Understanding Colorectal Cancer
- Return to Amish star ‘Mama’ Mary Schmucker recently told fans she’s facing a battle with colon cancer. She also shared that she has surgery in a few days.
- The term colorectal cancer is used to describe cancers that begin in the colon or the rectum – so some people just use the term colon cancer if that’s where the disease began.
- Colorectal cancer screenings have made a big difference in colorectal cancer prevention. But with colorectal cancer cases in younger people on the rise, the recommended age for beginning screening has been moved from 50 to 45.
Schmucker starred in multiple seasons of Breaking Amish – a reality TV series on TLC that debuted in 2012 and highlighted Amish and Mennonite ways of life in comparison to other lifestyles seen today. She was also featured in the show’s spin-off series, Return to Amish, though she is no longer a part of the show.Read More
“I just want to give a little update as you know I have colon cancer and I am scheduled for a surgery this month,” she wrote in her private Facebook group on April 7.
And in a video on her Instagram page, Schmucker shared that she was on a trip home from DuBois, Pennsylvania, where she had a follow-up visit with a doctor. But despite the gravity of such an appointment, however, she still had a lighthearted attitude with her update.
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“I just thought id jump on here real quick and say hi because it’s such an awesome beautiful day today,” she said in the video. “I hope everybody’s having a good Friday today ’cause it is good today.”
In another more recent post, Schmucker wished her group members a good morning and gave a more specific timeline for her treatment.
“Countdown begins three more days till my surgery,” she wrote.
Thankfully, fans have been quick to offer Schmucker their virtual support ahead of treatment.
“You are in God’s hands and our prayers,” one Facebook user wrote in a comment to her countdown post. “We are trusting and believing our prayers will be answered.”
Understanding Colorectal Cancer
The term colorectal cancer is used to describe cancers that begin in the colon or the rectum – so some people just use the term colon cancer if that’s where the disease began.
Colorectal cancer, like all cancers, presents its own unique challenges for patients on the road to recovery. But Dr. Heather Yeo, a surgical oncologist and colorectal surgeon at New York Presbyterian Weill Cornell Medical Center, wants to remind people how far the treatment of this disease has come.
“One of the most exciting things about my job is that we’ve made a lot of progress on treatment options,” Dr. Yeo says in a previous interview with SurvivorNet. “However, patients are still — while they’re living longer, they are still living with colon cancer, and so I think it’s really important that we talk about how some of the things in your life affect you.”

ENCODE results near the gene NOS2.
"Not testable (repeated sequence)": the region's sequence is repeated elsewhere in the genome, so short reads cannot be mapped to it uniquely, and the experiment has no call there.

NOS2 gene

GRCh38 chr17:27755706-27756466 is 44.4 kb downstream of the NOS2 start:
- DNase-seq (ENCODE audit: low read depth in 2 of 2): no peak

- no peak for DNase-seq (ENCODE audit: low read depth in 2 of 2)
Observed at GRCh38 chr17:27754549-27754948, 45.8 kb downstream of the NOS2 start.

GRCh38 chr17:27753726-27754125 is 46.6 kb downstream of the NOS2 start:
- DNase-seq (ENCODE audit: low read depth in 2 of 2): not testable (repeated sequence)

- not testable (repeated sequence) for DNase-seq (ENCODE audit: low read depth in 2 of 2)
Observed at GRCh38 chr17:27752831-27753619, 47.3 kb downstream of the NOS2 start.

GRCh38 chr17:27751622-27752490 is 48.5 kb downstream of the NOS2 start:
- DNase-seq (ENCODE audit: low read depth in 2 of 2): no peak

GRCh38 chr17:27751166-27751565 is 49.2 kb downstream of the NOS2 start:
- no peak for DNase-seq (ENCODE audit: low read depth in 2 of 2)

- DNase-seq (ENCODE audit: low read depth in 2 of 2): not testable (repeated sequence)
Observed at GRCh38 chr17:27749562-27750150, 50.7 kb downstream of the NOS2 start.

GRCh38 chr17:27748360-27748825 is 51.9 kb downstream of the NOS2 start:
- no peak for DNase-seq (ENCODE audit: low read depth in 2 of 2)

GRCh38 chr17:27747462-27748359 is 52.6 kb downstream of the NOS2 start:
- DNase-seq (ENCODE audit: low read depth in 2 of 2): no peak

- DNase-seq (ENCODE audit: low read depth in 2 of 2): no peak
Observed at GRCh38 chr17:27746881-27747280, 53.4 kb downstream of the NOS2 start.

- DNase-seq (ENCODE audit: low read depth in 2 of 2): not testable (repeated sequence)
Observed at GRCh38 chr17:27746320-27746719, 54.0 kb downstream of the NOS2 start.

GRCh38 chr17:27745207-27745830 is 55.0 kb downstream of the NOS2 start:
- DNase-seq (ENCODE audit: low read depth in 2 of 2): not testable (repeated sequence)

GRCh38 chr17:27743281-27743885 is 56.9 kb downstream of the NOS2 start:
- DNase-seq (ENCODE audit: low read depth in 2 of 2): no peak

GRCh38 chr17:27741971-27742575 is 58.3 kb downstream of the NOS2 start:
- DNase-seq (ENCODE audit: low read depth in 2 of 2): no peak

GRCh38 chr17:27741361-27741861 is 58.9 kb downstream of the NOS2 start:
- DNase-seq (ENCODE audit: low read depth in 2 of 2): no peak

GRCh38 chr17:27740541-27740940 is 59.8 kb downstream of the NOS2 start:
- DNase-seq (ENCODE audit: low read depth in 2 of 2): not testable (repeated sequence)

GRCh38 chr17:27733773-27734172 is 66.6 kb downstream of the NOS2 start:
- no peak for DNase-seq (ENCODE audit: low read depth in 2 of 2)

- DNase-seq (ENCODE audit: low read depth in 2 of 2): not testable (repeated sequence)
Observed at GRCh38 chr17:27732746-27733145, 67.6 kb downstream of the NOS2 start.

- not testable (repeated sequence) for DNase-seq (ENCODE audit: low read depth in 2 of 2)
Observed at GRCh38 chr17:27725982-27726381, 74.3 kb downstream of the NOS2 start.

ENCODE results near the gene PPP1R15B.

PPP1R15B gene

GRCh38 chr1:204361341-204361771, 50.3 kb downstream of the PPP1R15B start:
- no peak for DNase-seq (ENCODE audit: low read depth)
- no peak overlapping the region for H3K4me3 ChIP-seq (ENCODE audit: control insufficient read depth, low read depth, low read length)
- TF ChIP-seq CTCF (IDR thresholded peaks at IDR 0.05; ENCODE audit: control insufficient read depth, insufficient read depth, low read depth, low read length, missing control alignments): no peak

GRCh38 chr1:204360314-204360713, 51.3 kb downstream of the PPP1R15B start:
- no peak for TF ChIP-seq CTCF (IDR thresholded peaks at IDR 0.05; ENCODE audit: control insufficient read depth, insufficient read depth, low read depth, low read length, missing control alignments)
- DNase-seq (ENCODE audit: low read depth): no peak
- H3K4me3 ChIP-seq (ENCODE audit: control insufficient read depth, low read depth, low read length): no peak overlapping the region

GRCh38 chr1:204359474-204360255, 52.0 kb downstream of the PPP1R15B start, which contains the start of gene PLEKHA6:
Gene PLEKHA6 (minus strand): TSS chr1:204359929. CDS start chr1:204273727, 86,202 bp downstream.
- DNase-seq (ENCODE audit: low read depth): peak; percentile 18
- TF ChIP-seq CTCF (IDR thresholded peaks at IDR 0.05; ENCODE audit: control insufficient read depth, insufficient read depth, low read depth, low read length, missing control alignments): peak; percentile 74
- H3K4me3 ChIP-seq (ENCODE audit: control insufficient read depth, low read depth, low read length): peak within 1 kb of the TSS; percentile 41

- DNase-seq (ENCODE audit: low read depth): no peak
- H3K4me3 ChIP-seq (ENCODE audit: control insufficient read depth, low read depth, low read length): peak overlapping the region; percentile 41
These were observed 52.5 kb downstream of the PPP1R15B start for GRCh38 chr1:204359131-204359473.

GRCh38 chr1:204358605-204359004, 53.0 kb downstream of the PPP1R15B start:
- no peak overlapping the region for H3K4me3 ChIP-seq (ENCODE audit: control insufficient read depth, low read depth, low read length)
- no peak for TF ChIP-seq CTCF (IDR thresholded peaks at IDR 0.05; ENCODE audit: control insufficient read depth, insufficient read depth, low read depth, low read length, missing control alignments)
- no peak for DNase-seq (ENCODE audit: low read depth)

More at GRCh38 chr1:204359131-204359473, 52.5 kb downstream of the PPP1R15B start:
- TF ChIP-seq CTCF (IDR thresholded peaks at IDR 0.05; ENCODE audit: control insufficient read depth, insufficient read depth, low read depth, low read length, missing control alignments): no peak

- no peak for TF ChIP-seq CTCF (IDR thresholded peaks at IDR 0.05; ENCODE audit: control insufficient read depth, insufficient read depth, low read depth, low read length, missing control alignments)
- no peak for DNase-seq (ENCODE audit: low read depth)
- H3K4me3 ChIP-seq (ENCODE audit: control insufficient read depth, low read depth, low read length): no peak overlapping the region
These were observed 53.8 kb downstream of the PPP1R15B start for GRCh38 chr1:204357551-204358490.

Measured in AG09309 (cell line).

Colorectal cancer might not immediately cause symptoms, but these are possible symptoms to look out for:
- A change in bowel habits, such as diarrhea, constipation or narrowing of the stool that lasts for more than a few days
- A feeling that you need to have a bowel movement that’s not relieved by having one
- Rectal bleeding with bright red blood
- Blood in the stool, which might make the stool look dark brown or black
- Cramping or abdominal (belly) pain
- Weakness and fatigue
- Unintended weight loss
It is important to note, however, that displaying some of these symptoms does not mean you have colorectal cancer. You could also have colon cancer and not display any of these symptoms. Regardless, it is important to bring up any symptoms to your doctor should they arise.
Dr. Yeo also emphasizes the importance of colorectal cancer screenings such as colonoscopies because most colorectal cancers can be prevented early with screening.
“In the United States, on a national level, colorectal cancer has been decreasing for the last 20 years,” Dr. Yeo says. “And much of that is thought to be directly due to screening for colon cancer.”
Even still, colorectal cancer cases are rising among younger people. And in the United States alone, rates have increased every year from 2011 to 2016 by 2 percent among people younger than 50. Because of this increase, the United States Preventive Services Task Force has recently updated its colorectal cancer screening recommendations to begin at age 45 instead of 50.
“We know that colon cancers can be prevented when polyps are found early,” Dr. Yeo said. “Lowering the screening age helps somewhat with this. But access to care is a real problem.”
And increasing access is crucial to making sure that we don’t see racial disparities within the world of colorectal cancer. Whites and Asians are significantly more likely to be up to date with their colonoscopies than African Americans, Latinos and Native Americans.
Research suggests that tailoring colon cancer screenings to each person’s individual risk may be beneficial. If you are not yet 45 but have concerns about your risk, talk to your doctor. Ask about your individual risk based on your lifestyle and family history and find out when screenings would be right for you.